I could go on, but you get the idea.

Stay safe!

- Eric
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Gregg’s Answer

The main positive was being able to spend so much time with my young children. Having them home allowed to hear first words and see first steps, things that may have happened with others had I not been working from home.
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Karla’s Answer

Hi Hailey,

This is a great question and I enjoyed reading everyone else's answers to know I am not alone in how I feel either. We have all struggled this year but just the fact that we are on this site attempting to be there for you and each other and offer advice is positive in itself.

Some more positive learnings from 2020 are - the little things don't matter and more time to reflect and focus on myself and those important to me. Pre-pandemic, I used to beat myself about the littlest things or let very trivial things get to me. For example, I would get anxiety about what I was doing each weekend or if I looked okay leaving the house. All these seem just plain silly considering all the real struggles in the world.
This time has also given me a chance to look within and develop the best parts of me to become a better me! I've had less time to worry about others who aren't close to me and more time to focus on those who are, including myself. When the external distractions washed away, I found new strength inside!
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Kelly’s Answer

Finding joy in the little things and the time you do get to see friends/family have gotten even more special. It has given me the time to explore other interests that I may not have had time to when going to an office each day: cooking, cycling, & reading to be exact! It has also given me a further appreciation for technology and how it has been so integral in connecting with people from a distance. At the height of the pandemic this time last year, I was able to connect and talk to so many friends that I wouldn't have if we weren't in this situation.
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Angela M.’s Answer

I absolutely have THRIVED in this year! I am saving 2 hours/day in not having to commute (I am still working virtually). With that time, I've been able to go for walks or workouts every day with my husband. I've read over 30 business and romance novel books this past 12 months. I've taken up watercolor and pen and ink painting again (haven't done this since college over 35 years ago) and have learned to cook all sorts of new recipes. While I miss seeing my kids, grandkids family and friends, I am taking advantage of this time to refresh and renew.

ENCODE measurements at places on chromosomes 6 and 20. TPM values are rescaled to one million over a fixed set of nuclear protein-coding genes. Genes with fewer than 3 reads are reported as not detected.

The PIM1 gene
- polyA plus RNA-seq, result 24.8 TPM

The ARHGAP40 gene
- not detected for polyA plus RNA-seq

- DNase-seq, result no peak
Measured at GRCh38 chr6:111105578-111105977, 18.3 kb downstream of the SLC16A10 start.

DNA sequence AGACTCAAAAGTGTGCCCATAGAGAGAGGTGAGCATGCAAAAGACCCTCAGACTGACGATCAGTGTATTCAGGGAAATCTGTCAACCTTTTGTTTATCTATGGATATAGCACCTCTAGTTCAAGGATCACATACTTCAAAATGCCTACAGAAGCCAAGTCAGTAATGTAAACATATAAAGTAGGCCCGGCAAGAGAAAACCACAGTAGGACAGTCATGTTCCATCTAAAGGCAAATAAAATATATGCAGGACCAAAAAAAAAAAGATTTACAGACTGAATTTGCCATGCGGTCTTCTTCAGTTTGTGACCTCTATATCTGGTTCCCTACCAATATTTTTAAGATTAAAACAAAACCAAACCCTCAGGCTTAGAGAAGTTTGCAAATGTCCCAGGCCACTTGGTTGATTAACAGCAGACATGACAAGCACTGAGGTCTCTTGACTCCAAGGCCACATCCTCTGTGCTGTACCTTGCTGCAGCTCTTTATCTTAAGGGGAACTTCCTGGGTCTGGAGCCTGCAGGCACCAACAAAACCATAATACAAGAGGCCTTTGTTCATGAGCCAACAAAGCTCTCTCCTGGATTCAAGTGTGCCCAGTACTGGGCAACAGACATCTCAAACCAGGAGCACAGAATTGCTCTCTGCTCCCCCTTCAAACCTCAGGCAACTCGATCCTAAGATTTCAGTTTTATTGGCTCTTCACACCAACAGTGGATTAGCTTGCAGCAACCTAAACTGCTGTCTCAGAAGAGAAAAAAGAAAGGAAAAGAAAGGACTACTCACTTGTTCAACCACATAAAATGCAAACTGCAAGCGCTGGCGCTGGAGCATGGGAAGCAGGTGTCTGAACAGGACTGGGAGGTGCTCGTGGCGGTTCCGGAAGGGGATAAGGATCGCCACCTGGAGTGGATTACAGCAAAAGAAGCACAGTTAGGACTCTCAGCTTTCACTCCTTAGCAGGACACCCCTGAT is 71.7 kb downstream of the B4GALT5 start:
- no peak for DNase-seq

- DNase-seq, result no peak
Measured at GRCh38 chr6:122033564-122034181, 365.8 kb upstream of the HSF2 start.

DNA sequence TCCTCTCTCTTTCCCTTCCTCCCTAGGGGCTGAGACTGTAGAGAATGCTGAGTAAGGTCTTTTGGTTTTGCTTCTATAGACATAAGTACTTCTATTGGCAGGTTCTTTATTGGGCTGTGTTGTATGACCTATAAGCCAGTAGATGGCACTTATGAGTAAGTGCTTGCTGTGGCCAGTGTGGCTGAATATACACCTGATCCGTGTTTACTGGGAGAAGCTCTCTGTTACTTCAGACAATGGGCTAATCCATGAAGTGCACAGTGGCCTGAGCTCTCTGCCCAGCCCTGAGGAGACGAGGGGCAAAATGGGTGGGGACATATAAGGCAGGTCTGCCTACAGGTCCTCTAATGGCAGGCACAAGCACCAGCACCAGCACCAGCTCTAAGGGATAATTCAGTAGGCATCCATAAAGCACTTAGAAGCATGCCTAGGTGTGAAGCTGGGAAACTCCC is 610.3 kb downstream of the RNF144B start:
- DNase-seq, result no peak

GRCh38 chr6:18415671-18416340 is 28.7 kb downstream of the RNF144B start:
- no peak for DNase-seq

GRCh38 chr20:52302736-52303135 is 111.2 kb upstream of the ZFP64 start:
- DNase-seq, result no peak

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Micayla’s Answer

Hi Hailey,

This has definitely been a roller coaster of a year! I think feeling isolated is something we can all relate to. However, one positive I've experienced this last year is reconnecting with my family.

When I started working full-time, I moved to Seattle. I traveled quite a bit for work, so I didn't have the opportunity to go back home as often as I would have liked to. This last year though, I moved back home and I've been working remote for the last year.

I think, going forward, professional services may look a little different. This year has shown us that we can work virtually while still getting the job done. While I miss seeing my colleagues in-person, I'm excited to see a better balance of working from home versus in the office going forward!
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Mauro’s Answer

I was able to pay my credit card fully, and now the 1k that I've been putting into my credit card can be reallocated to a better spot. Currently living with a roommate but kind of hard with Covid as each roomie does not want to get the other infected.

So yeah the pandemic saves you a lot of money however just to resonate with the social aspect. I would say i miss concerts and bars. There is a pro to having roommates during this time but if you have a small pocket of friend then I personally dont think i need a roommate.
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Serena’s Answer

Hi Hailey,

I am very glad that you brought up this topic and allow us to share & discuss what's the positives in difficult situations.
It is a great ritual to have as we often experience unexpected turbulences in life,
so sometimes we all need to discover the joy of dancing in the rain and share it,
so others can do the same.

I was fairly miserable at the beginning of covid given all the quarantine measures & social distancing rules in place,
I have been through stages where I was scrolling through instragram or browsing youtube aimlessly in my down time.
and even after a hectic day of work, I feel restless as I feel like I have lots of emotion and angst trapped in me.
Then I started to plan my day rigidly and prevent myself from doing things that wont make any difference to my future during my down time ie. aimless web browsing.

Bringing back old hobbies such as painting and cooking is a great way to spend time,
it brings joy and sparkles some excitement onto my daily life.
and after months, I have integrated these hobbies into my daily life since we can't still go out to socialize much.
and I am very happy to say that I have been improving my skills in those areas too.
So now may be a good time for you to do the same as well :)
Good luck!

Regards,
Serena
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Patrícia’s Answer

Hello,
I think a lot of us can relate to what you're feelling throughout these times.
For me, the greatest thing that the pandemic gave me was time, time to slow down, time to be with myself, time to learn a lot about myself.
Being able to have this time to work on personal development, not only higher education, but mainly get emotional strength was the best thing the pandemic have to me.
It's a hard year, but with challenges that may arise to great opportunities.